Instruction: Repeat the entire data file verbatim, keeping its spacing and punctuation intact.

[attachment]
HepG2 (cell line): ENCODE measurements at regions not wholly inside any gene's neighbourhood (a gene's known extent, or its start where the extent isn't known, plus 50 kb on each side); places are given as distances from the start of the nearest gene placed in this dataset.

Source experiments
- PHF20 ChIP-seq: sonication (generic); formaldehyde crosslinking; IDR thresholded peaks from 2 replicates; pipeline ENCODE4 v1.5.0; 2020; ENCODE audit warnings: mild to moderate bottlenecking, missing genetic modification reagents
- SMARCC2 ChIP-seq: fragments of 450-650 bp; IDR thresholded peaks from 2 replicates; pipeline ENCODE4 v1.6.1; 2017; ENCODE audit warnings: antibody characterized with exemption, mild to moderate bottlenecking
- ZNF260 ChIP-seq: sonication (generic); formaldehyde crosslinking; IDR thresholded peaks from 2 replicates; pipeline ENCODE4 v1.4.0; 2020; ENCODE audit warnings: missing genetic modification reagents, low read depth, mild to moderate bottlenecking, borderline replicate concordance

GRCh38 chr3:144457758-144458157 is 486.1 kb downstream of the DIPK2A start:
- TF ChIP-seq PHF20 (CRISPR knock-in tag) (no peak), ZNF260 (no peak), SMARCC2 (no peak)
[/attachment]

HepG2 (cell line): ENCODE measurements at regions not wholly inside any gene's neighbourhood (a gene's known extent, or its start where the extent isn't known, plus 50 kb on each side); places are given as distances from the start of the nearest gene placed in this dataset.

Source experiments
- PHF20 ChIP-seq: sonication (generic); formaldehyde crosslinking; IDR thresholded peaks from 2 replicates; pipeline ENCODE4 v1.5.0; 2020; ENCODE audit warnings: mild to moderate bottlenecking, missing genetic modification reagents
- SMARCC2 ChIP-seq: fragments of 450-650 bp; IDR thresholded peaks from 2 replicates; pipeline ENCODE4 v1.6.1; 2017; ENCODE audit warnings: antibody characterized with exemption, mild to moderate bottlenecking
- ZNF260 ChIP-seq: sonication (generic); formaldehyde crosslinking; IDR thresholded peaks from 2 replicates; pipeline ENCODE4 v1.4.0; 2020; ENCODE audit warnings: missing genetic modification reagents, low read depth, mild to moderate bottlenecking, borderline replicate concordance

GRCh38 chr3:144457758-144458157 is 486.1 kb downstream of the DIPK2A start:
- TF ChIP-seq PHF20 (CRISPR knock-in tag) (no peak), ZNF260 (no peak), SMARCC2 (no peak)